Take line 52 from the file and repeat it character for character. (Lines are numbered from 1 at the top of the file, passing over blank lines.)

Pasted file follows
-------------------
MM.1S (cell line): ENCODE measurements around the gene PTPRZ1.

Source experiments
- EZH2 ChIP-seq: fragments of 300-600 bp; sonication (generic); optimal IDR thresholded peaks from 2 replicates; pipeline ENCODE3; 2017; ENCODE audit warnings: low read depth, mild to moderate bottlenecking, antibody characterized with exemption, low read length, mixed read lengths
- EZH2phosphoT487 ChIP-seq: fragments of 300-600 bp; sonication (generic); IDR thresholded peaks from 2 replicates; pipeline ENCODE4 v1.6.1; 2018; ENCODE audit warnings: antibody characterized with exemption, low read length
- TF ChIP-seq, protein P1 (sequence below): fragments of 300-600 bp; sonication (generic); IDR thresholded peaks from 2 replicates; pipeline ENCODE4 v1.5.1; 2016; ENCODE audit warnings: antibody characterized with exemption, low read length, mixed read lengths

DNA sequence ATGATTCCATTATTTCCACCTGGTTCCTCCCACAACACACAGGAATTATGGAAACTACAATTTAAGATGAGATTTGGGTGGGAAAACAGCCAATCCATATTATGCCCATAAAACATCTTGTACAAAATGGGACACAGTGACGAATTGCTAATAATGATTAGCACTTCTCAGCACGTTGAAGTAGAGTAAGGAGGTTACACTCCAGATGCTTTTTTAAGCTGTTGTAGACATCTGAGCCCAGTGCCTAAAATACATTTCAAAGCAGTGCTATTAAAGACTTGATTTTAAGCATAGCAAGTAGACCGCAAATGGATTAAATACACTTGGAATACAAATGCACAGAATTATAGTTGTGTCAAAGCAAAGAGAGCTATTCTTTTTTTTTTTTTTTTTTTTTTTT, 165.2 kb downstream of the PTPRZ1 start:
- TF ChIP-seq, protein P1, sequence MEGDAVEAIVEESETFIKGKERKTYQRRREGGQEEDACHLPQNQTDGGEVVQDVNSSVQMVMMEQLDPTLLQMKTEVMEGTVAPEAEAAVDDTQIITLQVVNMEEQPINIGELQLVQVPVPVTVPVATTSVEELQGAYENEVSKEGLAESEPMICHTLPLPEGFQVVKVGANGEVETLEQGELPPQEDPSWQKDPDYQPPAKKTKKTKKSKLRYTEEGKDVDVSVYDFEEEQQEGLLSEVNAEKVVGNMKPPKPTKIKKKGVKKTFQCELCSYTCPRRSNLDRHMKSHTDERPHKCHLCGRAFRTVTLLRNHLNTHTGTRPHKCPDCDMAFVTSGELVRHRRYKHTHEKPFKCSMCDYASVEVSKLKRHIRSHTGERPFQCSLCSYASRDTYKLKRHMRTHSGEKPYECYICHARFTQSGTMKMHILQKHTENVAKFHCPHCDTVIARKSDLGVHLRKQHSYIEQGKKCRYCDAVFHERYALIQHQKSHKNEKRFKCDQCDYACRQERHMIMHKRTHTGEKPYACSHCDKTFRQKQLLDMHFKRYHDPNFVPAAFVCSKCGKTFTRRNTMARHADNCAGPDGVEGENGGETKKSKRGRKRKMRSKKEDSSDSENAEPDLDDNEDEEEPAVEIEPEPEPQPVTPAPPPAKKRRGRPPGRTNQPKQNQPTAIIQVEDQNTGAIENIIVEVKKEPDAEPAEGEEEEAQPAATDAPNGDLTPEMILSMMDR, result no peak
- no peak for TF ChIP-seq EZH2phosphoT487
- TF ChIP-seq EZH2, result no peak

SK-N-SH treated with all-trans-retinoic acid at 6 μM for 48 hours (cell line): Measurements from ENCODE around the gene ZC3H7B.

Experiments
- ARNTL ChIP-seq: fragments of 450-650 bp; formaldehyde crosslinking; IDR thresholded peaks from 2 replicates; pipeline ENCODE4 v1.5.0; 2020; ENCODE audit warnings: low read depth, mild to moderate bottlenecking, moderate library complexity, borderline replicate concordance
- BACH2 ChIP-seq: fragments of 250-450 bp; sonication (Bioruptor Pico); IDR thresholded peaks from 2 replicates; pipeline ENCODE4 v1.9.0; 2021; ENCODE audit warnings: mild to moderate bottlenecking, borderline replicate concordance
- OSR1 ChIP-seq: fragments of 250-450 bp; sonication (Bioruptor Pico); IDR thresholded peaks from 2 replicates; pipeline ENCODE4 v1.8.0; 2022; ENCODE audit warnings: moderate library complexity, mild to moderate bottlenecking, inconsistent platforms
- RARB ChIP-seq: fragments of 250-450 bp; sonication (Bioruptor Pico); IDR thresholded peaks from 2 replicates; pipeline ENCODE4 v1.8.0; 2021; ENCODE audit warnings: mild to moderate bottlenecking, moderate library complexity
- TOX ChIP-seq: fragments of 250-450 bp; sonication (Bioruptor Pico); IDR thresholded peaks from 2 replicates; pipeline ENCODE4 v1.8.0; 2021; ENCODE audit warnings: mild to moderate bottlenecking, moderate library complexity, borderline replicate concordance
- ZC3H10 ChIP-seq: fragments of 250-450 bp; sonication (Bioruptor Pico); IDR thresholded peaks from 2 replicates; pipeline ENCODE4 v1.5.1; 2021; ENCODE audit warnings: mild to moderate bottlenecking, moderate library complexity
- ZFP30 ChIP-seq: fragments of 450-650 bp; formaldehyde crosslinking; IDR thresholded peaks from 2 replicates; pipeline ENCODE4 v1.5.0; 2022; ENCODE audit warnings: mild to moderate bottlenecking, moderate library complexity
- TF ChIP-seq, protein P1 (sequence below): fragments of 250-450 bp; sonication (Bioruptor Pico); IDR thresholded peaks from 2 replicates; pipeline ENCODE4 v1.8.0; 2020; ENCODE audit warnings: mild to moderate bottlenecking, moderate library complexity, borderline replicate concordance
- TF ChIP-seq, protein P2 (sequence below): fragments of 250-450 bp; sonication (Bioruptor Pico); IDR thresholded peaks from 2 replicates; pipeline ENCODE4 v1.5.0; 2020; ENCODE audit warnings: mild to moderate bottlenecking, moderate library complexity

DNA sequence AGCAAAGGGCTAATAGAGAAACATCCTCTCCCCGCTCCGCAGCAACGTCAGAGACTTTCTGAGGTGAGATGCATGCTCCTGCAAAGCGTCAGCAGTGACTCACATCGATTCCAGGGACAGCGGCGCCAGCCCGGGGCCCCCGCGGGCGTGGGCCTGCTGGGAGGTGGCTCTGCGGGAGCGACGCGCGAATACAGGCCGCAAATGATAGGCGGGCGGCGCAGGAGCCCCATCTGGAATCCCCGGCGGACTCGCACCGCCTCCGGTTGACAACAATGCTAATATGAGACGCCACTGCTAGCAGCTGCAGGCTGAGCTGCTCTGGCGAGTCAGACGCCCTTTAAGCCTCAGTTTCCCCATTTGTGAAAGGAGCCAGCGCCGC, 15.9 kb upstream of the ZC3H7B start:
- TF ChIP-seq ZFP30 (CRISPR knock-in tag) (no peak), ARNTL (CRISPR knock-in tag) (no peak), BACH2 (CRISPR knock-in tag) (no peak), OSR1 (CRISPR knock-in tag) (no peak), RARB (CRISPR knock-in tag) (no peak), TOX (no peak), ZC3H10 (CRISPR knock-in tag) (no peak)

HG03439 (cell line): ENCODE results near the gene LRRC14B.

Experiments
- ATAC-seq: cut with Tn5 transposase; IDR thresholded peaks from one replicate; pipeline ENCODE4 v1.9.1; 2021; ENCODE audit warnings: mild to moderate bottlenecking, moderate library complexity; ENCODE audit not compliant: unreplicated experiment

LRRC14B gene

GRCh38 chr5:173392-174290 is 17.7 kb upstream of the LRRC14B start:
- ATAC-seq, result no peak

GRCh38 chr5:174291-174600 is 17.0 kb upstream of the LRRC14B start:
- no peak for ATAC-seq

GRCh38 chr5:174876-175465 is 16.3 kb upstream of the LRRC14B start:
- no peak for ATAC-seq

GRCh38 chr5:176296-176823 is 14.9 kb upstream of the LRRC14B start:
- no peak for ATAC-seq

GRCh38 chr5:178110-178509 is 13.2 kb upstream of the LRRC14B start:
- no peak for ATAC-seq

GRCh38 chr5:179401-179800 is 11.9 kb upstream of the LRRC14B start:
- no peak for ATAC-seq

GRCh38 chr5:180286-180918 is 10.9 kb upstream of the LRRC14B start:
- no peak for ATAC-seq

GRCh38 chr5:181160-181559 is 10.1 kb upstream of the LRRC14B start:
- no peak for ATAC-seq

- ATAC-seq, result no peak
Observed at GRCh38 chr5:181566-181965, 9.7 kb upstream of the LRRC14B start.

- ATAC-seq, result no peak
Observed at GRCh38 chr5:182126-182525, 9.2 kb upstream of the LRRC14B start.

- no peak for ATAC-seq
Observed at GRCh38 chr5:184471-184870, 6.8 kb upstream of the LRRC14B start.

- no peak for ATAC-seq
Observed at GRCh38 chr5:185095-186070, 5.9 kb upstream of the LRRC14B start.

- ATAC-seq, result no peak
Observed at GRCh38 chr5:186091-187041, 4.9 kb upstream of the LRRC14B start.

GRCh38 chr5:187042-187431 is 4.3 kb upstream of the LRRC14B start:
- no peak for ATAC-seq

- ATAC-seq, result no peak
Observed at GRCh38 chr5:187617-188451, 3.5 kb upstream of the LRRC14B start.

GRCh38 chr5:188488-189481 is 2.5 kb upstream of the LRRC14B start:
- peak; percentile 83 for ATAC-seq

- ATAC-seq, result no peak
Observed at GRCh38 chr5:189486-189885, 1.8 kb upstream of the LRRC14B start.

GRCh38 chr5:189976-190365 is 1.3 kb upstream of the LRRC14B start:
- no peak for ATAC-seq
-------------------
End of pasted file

Observed at GRCh38 chr5:186091-187041, 4.9 kb upstream of the LRRC14B start.